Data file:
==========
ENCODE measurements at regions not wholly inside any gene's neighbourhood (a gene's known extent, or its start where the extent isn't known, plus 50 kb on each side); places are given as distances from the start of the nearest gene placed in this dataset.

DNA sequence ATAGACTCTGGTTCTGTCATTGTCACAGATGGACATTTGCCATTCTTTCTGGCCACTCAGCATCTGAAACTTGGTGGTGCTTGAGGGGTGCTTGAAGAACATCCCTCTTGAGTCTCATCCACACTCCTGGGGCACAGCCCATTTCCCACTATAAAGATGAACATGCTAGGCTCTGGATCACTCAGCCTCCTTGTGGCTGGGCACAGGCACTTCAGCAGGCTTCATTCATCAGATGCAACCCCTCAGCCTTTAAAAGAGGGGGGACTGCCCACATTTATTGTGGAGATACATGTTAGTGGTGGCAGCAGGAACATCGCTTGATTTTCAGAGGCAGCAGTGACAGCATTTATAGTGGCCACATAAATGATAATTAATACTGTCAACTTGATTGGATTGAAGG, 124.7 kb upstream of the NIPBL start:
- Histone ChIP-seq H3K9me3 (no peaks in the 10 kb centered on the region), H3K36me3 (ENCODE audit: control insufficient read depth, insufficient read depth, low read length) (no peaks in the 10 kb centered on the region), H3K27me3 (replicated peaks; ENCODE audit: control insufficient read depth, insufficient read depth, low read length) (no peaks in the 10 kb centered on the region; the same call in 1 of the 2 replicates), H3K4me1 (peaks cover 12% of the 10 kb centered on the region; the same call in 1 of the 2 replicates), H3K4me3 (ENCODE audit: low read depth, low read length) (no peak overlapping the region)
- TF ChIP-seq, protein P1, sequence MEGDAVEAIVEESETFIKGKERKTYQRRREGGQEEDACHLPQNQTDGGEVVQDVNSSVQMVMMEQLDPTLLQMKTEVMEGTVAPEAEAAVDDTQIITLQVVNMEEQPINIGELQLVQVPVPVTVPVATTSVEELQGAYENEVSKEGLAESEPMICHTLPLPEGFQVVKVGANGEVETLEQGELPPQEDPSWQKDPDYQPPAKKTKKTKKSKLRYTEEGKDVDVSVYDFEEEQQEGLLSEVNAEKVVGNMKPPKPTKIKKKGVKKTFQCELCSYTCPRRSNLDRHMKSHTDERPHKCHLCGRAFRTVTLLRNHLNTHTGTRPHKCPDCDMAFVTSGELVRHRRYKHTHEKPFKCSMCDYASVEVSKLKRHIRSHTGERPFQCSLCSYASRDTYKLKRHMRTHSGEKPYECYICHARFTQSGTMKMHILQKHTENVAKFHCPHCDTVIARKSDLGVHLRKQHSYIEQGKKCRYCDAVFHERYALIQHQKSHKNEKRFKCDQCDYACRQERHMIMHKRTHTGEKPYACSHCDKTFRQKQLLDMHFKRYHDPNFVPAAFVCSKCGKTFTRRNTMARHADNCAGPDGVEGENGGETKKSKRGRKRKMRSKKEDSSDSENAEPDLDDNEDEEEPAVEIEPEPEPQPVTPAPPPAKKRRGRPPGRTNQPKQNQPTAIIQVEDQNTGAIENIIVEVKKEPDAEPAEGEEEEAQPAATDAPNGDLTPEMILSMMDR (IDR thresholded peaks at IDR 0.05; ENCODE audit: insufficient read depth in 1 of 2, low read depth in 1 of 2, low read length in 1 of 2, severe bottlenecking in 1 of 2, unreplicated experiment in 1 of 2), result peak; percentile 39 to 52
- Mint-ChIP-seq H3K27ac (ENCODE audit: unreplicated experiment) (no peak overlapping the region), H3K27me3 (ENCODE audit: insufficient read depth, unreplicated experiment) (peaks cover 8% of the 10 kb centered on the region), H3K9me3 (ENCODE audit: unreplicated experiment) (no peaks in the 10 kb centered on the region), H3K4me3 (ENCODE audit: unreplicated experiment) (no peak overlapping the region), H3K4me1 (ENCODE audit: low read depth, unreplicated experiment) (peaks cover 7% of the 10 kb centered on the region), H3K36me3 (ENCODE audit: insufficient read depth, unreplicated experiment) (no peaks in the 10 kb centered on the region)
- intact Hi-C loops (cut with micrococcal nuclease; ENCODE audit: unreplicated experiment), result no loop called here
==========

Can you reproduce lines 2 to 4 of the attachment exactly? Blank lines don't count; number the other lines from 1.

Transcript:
DNA sequence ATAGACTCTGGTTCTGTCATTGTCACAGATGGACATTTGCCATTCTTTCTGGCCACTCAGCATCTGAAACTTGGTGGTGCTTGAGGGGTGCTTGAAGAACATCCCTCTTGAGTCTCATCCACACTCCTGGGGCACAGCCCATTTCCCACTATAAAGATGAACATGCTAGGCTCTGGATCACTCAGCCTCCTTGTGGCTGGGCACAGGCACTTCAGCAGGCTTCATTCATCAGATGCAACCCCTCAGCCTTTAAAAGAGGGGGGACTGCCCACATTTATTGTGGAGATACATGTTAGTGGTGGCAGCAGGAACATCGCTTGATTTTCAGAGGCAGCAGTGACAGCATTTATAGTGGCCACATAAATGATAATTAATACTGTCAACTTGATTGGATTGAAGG, 124.7 kb upstream of the NIPBL start:
- Histone ChIP-seq H3K9me3 (no peaks in the 10 kb centered on the region), H3K36me3 (ENCODE audit: control insufficient read depth, insufficient read depth, low read length) (no peaks in the 10 kb centered on the region), H3K27me3 (replicated peaks; ENCODE audit: control insufficient read depth, insufficient read depth, low read length) (no peaks in the 10 kb centered on the region; the same call in 1 of the 2 replicates), H3K4me1 (peaks cover 12% of the 10 kb centered on the region; the same call in 1 of the 2 replicates), H3K4me3 (ENCODE audit: low read depth, low read length) (no peak overlapping the region)
- TF ChIP-seq, protein P1, sequence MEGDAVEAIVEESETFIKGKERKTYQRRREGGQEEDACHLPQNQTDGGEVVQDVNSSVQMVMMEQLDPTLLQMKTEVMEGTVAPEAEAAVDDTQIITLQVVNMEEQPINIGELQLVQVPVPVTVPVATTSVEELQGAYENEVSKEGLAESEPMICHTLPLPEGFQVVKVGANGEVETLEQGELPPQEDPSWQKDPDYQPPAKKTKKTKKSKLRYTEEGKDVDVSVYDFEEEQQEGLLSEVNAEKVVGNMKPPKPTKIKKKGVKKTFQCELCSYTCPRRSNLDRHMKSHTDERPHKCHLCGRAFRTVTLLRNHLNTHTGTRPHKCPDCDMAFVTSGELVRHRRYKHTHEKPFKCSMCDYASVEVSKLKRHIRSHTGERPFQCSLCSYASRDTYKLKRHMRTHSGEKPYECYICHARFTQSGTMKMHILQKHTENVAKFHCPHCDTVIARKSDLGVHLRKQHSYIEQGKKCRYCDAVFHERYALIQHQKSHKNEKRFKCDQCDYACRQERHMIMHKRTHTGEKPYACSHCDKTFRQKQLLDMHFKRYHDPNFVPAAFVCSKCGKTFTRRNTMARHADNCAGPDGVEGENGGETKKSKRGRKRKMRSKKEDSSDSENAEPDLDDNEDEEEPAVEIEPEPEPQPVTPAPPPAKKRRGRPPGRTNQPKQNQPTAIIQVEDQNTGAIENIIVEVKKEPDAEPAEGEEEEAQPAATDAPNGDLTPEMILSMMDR (IDR thresholded peaks at IDR 0.05; ENCODE audit: insufficient read depth in 1 of 2, low read depth in 1 of 2, low read length in 1 of 2, severe bottlenecking in 1 of 2, unreplicated experiment in 1 of 2), result peak; percentile 39 to 52